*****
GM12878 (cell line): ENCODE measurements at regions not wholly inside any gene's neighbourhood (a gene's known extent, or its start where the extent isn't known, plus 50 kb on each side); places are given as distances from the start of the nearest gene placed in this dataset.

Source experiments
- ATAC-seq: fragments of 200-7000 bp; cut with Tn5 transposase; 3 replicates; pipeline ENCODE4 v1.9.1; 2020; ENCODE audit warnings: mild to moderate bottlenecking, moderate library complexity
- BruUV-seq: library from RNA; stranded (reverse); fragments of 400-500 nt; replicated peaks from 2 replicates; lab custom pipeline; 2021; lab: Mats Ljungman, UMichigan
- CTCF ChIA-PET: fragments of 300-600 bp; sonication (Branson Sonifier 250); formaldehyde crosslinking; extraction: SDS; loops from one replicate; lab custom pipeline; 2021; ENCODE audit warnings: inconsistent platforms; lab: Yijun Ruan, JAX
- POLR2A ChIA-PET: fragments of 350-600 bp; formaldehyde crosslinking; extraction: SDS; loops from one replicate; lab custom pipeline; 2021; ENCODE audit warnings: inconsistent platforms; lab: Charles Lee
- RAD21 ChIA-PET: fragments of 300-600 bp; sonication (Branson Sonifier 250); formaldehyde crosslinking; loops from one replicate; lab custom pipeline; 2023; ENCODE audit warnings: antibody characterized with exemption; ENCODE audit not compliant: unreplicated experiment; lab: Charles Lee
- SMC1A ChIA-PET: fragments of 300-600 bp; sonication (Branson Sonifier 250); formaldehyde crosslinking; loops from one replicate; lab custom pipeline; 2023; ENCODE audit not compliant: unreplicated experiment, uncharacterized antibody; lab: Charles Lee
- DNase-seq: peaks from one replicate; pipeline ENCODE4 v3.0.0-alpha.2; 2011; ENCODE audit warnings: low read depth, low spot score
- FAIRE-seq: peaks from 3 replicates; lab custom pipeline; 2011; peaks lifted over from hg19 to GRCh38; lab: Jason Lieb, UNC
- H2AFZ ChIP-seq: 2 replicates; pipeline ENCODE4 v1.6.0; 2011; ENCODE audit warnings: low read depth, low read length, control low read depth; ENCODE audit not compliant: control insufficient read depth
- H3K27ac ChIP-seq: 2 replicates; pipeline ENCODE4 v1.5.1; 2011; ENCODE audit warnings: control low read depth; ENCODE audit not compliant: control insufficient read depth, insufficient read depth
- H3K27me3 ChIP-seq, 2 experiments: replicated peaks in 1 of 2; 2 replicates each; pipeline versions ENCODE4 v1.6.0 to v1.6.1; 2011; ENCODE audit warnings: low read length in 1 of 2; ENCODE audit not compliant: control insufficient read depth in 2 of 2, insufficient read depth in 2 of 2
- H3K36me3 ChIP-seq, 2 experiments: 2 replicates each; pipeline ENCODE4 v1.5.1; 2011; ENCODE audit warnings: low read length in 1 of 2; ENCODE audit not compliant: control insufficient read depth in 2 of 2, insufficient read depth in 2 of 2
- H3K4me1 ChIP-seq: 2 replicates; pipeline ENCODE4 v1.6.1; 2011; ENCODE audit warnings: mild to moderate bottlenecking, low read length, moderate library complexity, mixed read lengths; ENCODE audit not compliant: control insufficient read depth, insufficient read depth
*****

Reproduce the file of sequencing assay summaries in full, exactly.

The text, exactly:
GM12878 (cell line): ENCODE measurements at regions not wholly inside any gene's neighbourhood (a gene's known extent, or its start where the extent isn't known, plus 50 kb on each side); places are given as distances from the start of the nearest gene placed in this dataset.

Source experiments
- ATAC-seq: fragments of 200-7000 bp; cut with Tn5 transposase; 3 replicates; pipeline ENCODE4 v1.9.1; 2020; ENCODE audit warnings: mild to moderate bottlenecking, moderate library complexity
- BruUV-seq: library from RNA; stranded (reverse); fragments of 400-500 nt; replicated peaks from 2 replicates; lab custom pipeline; 2021; lab: Mats Ljungman, UMichigan
- CTCF ChIA-PET: fragments of 300-600 bp; sonication (Branson Sonifier 250); formaldehyde crosslinking; extraction: SDS; loops from one replicate; lab custom pipeline; 2021; ENCODE audit warnings: inconsistent platforms; lab: Yijun Ruan, JAX
- POLR2A ChIA-PET: fragments of 350-600 bp; formaldehyde crosslinking; extraction: SDS; loops from one replicate; lab custom pipeline; 2021; ENCODE audit warnings: inconsistent platforms; lab: Charles Lee
- RAD21 ChIA-PET: fragments of 300-600 bp; sonication (Branson Sonifier 250); formaldehyde crosslinking; loops from one replicate; lab custom pipeline; 2023; ENCODE audit warnings: antibody characterized with exemption; ENCODE audit not compliant: unreplicated experiment; lab: Charles Lee
- SMC1A ChIA-PET: fragments of 300-600 bp; sonication (Branson Sonifier 250); formaldehyde crosslinking; loops from one replicate; lab custom pipeline; 2023; ENCODE audit not compliant: unreplicated experiment, uncharacterized antibody; lab: Charles Lee
- DNase-seq: peaks from one replicate; pipeline ENCODE4 v3.0.0-alpha.2; 2011; ENCODE audit warnings: low read depth, low spot score
- FAIRE-seq: peaks from 3 replicates; lab custom pipeline; 2011; peaks lifted over from hg19 to GRCh38; lab: Jason Lieb, UNC
- H2AFZ ChIP-seq: 2 replicates; pipeline ENCODE4 v1.6.0; 2011; ENCODE audit warnings: low read depth, low read length, control low read depth; ENCODE audit not compliant: control insufficient read depth
- H3K27ac ChIP-seq: 2 replicates; pipeline ENCODE4 v1.5.1; 2011; ENCODE audit warnings: control low read depth; ENCODE audit not compliant: control insufficient read depth, insufficient read depth
- H3K27me3 ChIP-seq, 2 experiments: replicated peaks in 1 of 2; 2 replicates each; pipeline versions ENCODE4 v1.6.0 to v1.6.1; 2011; ENCODE audit warnings: low read length in 1 of 2; ENCODE audit not compliant: control insufficient read depth in 2 of 2, insufficient read depth in 2 of 2
- H3K36me3 ChIP-seq, 2 experiments: 2 replicates each; pipeline ENCODE4 v1.5.1; 2011; ENCODE audit warnings: low read length in 1 of 2; ENCODE audit not compliant: control insufficient read depth in 2 of 2, insufficient read depth in 2 of 2
- H3K4me1 ChIP-seq: 2 replicates; pipeline ENCODE4 v1.6.1; 2011; ENCODE audit warnings: mild to moderate bottlenecking, low read length, moderate library complexity, mixed read lengths; ENCODE audit not compliant: control insufficient read depth, insufficient read depth